Tooth preparation with burrs
Following particle abrasion, the tooth is prepared on the facial and interproximal surfaces.
A coarse or medium diamond flame shaped burr (863) is used to create a 2.0mm long bevel extending from the enamel-dentin junction superiorly to a knife edge within the enamel inferiorly (Fig. 10). The bevel has an inferior and superior border (Fig. 11) – this is discussed in more detail in the final article in this series.
Key advantages of the bevel:
- The bevel provides an increased surface area for bonding improving retention.
- From an esthetic standpoint, when layering over the bevel there is a greater capacity to create an invisible margin in comparison to a butt joint.
A coarse/medium diamond has the advantage of efficiency when creating the bevel. However, the large particles on the burr tend to cause microfractures of the enamel at the cavosurface.
Remember that composite resin contracts as it polymerizes (polymerization shrinkage) and sets up stresses. These stresses may cause breakdown of the weakest link – often between the fractured enamel prisms and the main body of the enamel. Consequently, fractured enamel prisms pull away with the contracting composite. This is called the “enamel peel concept” and is a cause of white lines at the restoration margin.
Restorative dentists can avoid this problem by finishing the bevel at extremely low speed (3000 RPM) and water spray with a flame carbide finishing burr – this will reduce the number of fractured prisms. Practitioners should avoid polishing with a silicone point because silicone debris may remain – this results in decreased bond strengths.
The mesial and distal interproximal surfaces are finished with a metal finishing strip. These are available from Brassler, GC and Cosmedent, amongst others. This will remove staining, old composite resin, biofilm and the aprismatic layer. This step will mean the restoration is less likely to stain interproximal in the mid-term. The transition from incisal edge to interproximal is rounded off with a medium disc (e.g. Soflex, 3M) to remove sharp line angles and reduce stress.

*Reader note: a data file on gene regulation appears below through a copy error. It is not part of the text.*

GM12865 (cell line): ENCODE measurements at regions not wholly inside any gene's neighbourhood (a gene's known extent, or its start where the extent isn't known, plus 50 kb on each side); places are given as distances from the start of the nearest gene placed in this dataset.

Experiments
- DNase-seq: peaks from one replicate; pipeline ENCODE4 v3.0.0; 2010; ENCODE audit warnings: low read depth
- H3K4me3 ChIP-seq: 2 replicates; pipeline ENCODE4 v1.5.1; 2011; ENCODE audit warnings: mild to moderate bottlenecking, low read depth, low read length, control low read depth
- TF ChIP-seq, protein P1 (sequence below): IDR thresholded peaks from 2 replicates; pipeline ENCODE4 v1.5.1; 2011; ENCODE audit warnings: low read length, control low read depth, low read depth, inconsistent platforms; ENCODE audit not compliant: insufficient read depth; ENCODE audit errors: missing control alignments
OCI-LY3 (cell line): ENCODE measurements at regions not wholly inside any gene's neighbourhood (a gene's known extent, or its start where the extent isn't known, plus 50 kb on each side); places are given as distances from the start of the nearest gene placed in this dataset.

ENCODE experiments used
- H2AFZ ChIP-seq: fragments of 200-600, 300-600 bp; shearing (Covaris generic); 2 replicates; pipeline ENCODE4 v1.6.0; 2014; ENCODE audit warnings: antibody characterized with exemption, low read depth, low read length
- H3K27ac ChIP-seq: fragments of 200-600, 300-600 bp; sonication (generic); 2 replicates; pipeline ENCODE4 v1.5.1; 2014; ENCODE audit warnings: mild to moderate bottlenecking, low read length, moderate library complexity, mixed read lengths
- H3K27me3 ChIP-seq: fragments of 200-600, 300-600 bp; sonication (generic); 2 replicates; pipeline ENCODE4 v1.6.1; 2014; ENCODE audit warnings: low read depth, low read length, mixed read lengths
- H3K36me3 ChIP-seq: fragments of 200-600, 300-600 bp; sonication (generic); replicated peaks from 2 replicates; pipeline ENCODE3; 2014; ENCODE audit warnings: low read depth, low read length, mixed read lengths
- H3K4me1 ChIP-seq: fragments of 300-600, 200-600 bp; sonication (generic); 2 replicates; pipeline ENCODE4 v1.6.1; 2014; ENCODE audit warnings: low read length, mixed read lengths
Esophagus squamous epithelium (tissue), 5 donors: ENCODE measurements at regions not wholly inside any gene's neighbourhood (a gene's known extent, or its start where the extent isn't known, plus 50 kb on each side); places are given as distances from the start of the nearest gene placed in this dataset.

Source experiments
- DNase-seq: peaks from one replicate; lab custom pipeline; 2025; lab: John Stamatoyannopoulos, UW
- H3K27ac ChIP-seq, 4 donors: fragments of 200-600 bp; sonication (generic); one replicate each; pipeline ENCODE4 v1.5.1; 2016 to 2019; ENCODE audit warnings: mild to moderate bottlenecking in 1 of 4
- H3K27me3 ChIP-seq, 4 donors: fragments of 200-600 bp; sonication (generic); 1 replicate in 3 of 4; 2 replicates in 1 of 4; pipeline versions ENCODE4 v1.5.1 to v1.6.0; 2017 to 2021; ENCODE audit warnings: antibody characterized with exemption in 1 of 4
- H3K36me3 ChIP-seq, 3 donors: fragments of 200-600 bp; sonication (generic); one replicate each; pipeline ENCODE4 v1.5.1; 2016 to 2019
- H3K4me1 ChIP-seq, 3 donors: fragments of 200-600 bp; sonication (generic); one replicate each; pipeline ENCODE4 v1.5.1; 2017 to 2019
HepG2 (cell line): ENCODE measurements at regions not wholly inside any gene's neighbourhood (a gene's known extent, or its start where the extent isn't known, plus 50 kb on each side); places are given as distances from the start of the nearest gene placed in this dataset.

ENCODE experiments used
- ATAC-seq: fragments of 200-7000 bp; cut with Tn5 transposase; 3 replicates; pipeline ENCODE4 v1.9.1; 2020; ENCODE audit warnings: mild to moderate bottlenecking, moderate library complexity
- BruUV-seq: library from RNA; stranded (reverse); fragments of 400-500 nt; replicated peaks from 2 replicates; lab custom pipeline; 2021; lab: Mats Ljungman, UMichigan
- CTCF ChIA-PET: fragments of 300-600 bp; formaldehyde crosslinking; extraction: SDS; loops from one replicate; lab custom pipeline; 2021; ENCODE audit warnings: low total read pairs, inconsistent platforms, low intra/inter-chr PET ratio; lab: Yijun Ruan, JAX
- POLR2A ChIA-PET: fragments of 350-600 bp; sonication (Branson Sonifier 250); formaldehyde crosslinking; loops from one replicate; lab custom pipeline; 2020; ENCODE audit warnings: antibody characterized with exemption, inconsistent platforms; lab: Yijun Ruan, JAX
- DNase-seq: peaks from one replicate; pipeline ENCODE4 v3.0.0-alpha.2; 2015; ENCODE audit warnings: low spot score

The palatal margin is finished as a simple butt joint. Correctly finished MID and MI preparations are seen clinically in Figure 12. Explore bonding and layering the Class IV Restoration in the next and final article in this series.
Jason Smithson, BDS (Lond), DipRestDentRCS (Eng), is a member of Spear Resident Faculty.
- Byyant CL. The role of air abrasion in preventing and Treating Early Pit and Fissure Caries. J. Can Dent Assoc.1999; 65:566-569.
- Nayak D, Ignatius G, Shenoy A, Nayak SD. Minimal Intervention Dentistry: Air Abrasion. Heal Talk. Mar/Apr 2013; 5(4): 12-13
- Laurell K, Lord W, Beck M. Kinetic cavity preparation effects on bonding to enamel and dentin (abstract 1437) J Dent Res. 1993;72:283.
- Keen DS, von Frauhofer JA, Parkins FM. Air-abrasive “etching”: Composite bond strengths (abstract 238) J Dent Res. 1994;73:131.
- Berry EA, Ward M. Bond strength of resin composite to air-abraded enamel. Quintessence Int. 1995; 26:559–62.
- Yazici AR, Kiremitci A, Celik C, Ozgunaltay G, Dayangac B. A Two-Year Clinical Evaluation of Pit and Fissure Sealants Placed with And Without Air Abrasion Pretreatment in Teenagers. JADA Oct 2006; 13(10): 140-5.
- Laurell KA Hess JA. Scanning electron micrographic effects of air-abrasion cavity preparation on human enamel and dentin, Quintessence Int 1995; 26:139-144.
- Nikaido T, Yamada T, Koh Y, Burrow MF, Takatsu T. Effect of air-powder polishing on adhesion of bonding systems to tooth substrates. Dent Mater 1995; 11: 258-264.